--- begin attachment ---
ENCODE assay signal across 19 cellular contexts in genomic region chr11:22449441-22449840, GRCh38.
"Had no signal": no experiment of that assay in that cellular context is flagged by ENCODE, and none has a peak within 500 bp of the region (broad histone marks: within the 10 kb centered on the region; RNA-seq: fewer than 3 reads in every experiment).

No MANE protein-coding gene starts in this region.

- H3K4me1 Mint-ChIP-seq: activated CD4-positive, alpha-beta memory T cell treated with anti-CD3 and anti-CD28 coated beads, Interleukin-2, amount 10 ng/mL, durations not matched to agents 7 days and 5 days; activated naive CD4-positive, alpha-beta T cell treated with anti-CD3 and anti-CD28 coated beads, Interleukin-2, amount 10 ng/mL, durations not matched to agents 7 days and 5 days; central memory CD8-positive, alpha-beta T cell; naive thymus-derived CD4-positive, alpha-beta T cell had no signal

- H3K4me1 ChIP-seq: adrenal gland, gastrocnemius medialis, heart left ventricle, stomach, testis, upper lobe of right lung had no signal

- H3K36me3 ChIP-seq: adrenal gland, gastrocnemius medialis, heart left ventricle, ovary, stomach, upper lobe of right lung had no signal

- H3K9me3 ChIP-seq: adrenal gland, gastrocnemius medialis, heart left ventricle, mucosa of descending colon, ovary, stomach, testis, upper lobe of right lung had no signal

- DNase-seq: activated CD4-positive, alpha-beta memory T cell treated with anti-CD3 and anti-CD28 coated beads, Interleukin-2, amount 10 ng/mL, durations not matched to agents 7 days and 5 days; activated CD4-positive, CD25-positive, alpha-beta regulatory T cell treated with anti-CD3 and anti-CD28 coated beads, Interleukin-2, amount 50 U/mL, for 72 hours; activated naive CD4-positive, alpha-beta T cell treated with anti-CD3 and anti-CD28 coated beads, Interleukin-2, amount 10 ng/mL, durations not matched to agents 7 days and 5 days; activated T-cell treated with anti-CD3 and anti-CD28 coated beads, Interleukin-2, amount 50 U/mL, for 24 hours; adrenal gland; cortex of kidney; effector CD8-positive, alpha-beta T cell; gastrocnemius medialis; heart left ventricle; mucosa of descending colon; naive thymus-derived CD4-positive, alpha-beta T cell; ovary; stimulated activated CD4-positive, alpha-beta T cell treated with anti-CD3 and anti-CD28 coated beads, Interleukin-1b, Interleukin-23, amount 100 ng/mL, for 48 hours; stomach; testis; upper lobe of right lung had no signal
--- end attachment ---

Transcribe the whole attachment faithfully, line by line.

ENCODE assay signal across 19 cellular contexts in genomic region chr11:22449441-22449840, GRCh38.
"Had no signal": no experiment of that assay in that cellular context is flagged by ENCODE, and none has a peak within 500 bp of the region (broad histone marks: within the 10 kb centered on the region; RNA-seq: fewer than 3 reads in every experiment).

No MANE protein-coding gene starts in this region.

- H3K4me1 Mint-ChIP-seq: activated CD4-positive, alpha-beta memory T cell treated with anti-CD3 and anti-CD28 coated beads, Interleukin-2, amount 10 ng/mL, durations not matched to agents 7 days and 5 days; activated naive CD4-positive, alpha-beta T cell treated with anti-CD3 and anti-CD28 coated beads, Interleukin-2, amount 10 ng/mL, durations not matched to agents 7 days and 5 days; central memory CD8-positive, alpha-beta T cell; naive thymus-derived CD4-positive, alpha-beta T cell had no signal

- H3K4me1 ChIP-seq: adrenal gland, gastrocnemius medialis, heart left ventricle, stomach, testis, upper lobe of right lung had no signal

- H3K36me3 ChIP-seq: adrenal gland, gastrocnemius medialis, heart left ventricle, ovary, stomach, upper lobe of right lung had no signal

- H3K9me3 ChIP-seq: adrenal gland, gastrocnemius medialis, heart left ventricle, mucosa of descending colon, ovary, stomach, testis, upper lobe of right lung had no signal

- DNase-seq: activated CD4-positive, alpha-beta memory T cell treated with anti-CD3 and anti-CD28 coated beads, Interleukin-2, amount 10 ng/mL, durations not matched to agents 7 days and 5 days; activated CD4-positive, CD25-positive, alpha-beta regulatory T cell treated with anti-CD3 and anti-CD28 coated beads, Interleukin-2, amount 50 U/mL, for 72 hours; activated naive CD4-positive, alpha-beta T cell treated with anti-CD3 and anti-CD28 coated beads, Interleukin-2, amount 10 ng/mL, durations not matched to agents 7 days and 5 days; activated T-cell treated with anti-CD3 and anti-CD28 coated beads, Interleukin-2, amount 50 U/mL, for 24 hours; adrenal gland; cortex of kidney; effector CD8-positive, alpha-beta T cell; gastrocnemius medialis; heart left ventricle; mucosa of descending colon; naive thymus-derived CD4-positive, alpha-beta T cell; ovary; stimulated activated CD4-positive, alpha-beta T cell treated with anti-CD3 and anti-CD28 coated beads, Interleukin-1b, Interleukin-23, amount 100 ng/mL, for 48 hours; stomach; testis; upper lobe of right lung had no signal